And, of course, “Hamilton: The Exhibition” is only possible because of the subject matter of the show. This is a musical about the founding of America itself and it has historiography baked into its very identity. It has embraced (and enriched) historians from the start: the show was based on Ron Chernow’s best-selling biography of Alexander Hamilton and Miranda’s dramaturgy embraced the idea of multiple points of view. Thus this newest enterprise has been built with the consulting help of blue-chip historians, most notably Joanne Freeman, a Hamilton expert at Yale University whose presence and pedagogy has been pivotal to the development of a narrative that will guide patrons through environments that re-create historical locations (St. Croix, say, or New York City’s harbor or the famous duel site of Weehawken, New Jersey) coupled with more fanciful rooms and experiences grounded in history but based on ideas (the assumption of state debt, say, or the creation of the electoral college). Exhibitions based on other shows would either have to be backstage explorations or superfan-friendly events; in most such cases, people surely would just prefer to see the show.
But “Hamilton” is able to use popular culture — the Broadway musical — as an entry point to promote the worthiness of American history. If it works, it will be a seminal moment that will make maybe the best case ever for the potentially powerful role of the arts in K-12 education.
The not-so-secret weapons? They’re the music, lyrics, characters, stars and scenes from the show itself.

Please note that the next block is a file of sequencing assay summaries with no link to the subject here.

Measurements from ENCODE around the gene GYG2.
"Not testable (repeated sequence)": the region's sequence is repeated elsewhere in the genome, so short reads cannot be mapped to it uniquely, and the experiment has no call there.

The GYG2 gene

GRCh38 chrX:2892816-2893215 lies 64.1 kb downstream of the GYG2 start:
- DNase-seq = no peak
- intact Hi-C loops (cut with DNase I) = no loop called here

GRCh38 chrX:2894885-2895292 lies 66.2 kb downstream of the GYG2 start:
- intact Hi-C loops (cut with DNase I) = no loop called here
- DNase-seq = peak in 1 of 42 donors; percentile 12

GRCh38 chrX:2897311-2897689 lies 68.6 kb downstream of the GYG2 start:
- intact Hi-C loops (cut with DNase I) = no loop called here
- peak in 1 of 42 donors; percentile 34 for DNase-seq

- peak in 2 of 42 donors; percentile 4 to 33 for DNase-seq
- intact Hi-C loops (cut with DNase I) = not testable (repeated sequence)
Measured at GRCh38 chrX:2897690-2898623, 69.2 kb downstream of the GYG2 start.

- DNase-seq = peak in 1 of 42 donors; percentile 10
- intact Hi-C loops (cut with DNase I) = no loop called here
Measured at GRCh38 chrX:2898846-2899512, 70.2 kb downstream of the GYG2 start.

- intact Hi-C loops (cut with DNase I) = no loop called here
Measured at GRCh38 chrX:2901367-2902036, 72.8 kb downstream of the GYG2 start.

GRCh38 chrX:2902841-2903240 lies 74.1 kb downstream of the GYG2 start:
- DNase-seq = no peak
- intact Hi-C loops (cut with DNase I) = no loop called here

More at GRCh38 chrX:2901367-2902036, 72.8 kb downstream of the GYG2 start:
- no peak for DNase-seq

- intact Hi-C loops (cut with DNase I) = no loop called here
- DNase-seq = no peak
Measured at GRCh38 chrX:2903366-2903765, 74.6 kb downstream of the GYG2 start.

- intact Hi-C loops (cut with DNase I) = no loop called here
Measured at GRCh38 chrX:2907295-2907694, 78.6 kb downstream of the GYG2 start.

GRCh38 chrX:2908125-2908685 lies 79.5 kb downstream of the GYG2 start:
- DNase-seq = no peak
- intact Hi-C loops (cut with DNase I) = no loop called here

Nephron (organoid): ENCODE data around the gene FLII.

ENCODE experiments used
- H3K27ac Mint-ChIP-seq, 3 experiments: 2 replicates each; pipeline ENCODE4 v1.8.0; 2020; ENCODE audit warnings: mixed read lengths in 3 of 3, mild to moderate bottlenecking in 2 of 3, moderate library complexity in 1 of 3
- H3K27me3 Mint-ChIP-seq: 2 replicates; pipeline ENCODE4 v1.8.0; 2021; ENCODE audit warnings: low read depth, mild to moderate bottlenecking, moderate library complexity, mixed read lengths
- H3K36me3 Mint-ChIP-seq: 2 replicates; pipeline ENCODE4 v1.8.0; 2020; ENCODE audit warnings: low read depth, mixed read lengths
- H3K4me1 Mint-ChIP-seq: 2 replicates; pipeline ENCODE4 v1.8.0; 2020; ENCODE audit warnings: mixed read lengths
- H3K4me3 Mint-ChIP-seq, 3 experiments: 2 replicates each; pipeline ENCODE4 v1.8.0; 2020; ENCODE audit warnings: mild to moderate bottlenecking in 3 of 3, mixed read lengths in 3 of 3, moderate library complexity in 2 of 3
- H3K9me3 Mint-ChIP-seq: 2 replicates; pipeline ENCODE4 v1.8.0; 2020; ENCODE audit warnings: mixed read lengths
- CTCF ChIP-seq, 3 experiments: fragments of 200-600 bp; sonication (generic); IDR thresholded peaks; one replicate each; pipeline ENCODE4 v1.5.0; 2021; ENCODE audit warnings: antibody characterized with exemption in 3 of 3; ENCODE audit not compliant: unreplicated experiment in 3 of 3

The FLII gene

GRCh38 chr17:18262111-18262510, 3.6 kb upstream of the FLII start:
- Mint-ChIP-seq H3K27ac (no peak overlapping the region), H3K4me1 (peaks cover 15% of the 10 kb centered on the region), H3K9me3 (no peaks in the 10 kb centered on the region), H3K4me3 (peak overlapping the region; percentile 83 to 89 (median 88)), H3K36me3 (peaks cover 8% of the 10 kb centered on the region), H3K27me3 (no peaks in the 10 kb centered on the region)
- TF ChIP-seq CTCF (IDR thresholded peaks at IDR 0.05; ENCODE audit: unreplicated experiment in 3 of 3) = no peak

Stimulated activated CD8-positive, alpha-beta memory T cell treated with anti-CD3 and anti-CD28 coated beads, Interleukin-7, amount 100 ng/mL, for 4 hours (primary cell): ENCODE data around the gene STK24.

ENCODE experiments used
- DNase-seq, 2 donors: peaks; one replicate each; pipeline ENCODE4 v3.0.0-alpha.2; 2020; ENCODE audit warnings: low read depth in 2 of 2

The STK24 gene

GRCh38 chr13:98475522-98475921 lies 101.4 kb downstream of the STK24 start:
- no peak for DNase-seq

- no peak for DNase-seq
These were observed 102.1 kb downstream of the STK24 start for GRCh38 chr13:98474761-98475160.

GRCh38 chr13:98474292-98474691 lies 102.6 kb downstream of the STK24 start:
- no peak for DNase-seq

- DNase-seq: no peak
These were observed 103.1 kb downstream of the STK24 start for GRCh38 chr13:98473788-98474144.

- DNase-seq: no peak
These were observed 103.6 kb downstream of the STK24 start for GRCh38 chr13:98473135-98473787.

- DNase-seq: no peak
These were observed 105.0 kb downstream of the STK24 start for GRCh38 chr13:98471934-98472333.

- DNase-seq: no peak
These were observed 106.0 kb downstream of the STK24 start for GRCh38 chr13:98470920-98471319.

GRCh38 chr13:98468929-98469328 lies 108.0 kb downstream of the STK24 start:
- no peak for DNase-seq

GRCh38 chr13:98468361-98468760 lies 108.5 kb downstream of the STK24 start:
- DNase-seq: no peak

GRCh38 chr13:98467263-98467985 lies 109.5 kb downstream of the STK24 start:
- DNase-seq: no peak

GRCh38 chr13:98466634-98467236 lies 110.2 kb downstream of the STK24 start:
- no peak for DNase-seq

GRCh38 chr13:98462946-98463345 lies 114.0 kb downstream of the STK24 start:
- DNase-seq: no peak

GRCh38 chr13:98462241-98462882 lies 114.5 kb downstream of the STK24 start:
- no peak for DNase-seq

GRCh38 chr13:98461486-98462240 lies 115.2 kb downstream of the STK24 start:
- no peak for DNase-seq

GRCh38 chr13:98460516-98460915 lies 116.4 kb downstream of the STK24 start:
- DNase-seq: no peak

Care has been taken not to confuse “Hamilton: The Exhibition” with “Hamilton,” the musical. There are no backstage tours nor human actors. No one will sing live. There will no storytelling of the show’s trajectory. No memories of rehearsal, There are books for that. But you will never be far from the show. In the end, it will surround you.
For while there have been other explorations of artifacts surrounding Alexander Hamilton that have piggy-backed on the current wave of his popularity, only “Hamilton: The Exhibition” has authorized access to this material. The show’s lyrics will be on the walls, sitting alongside actual quotes from the main himself. Lacamoire has re-orchestrated and re-recorded an instrumental version of the score, likely to be of great interest to fans of the shows. And, of course, Miranda’s voice is to be the lead guide to the whole experience, joining with actors from the original cast. In person, he’ll be one of those cutting the ribbon at the April 26 opening and, the following day, he’ll be welcoming the first guests. But his image will be there the whole time.
Everyone involved here is hoping that many of the two million people who have seen “Hamilton” in Chicago (or elsewhere) will return for a deeper dive, and that those who found the show too expensive, or too difficult to access, will want to spend some more affordable time with Hamilton Inc. And then maybe they’ll also want to see the show.
That’s the business angle. And not far from where George Lucas wanted to build his own permanent museum, Chicago gets a substitute attraction from a similarly powerful international cultural brand. And since “Hamilton: The Exhibition” is temporary, it avoided all the grief.
So. It’s curtain up on a whole new thing. “Hamilton: The Exhibition” will begin with the early life of one of the most illustrious of Americans, a man brimming with ideas who finally learned that all the power in the world cannot assuage for the loss of your own child.
Maybe this new attraction in Chicago — where too many children are lost — will teach us that too.
“Hamilton: The Exhibition” opens April 27 at 1535 S. Linn White Drive, Northerly Island in an engagement expected to last several months.
(Article written by Chris Jones)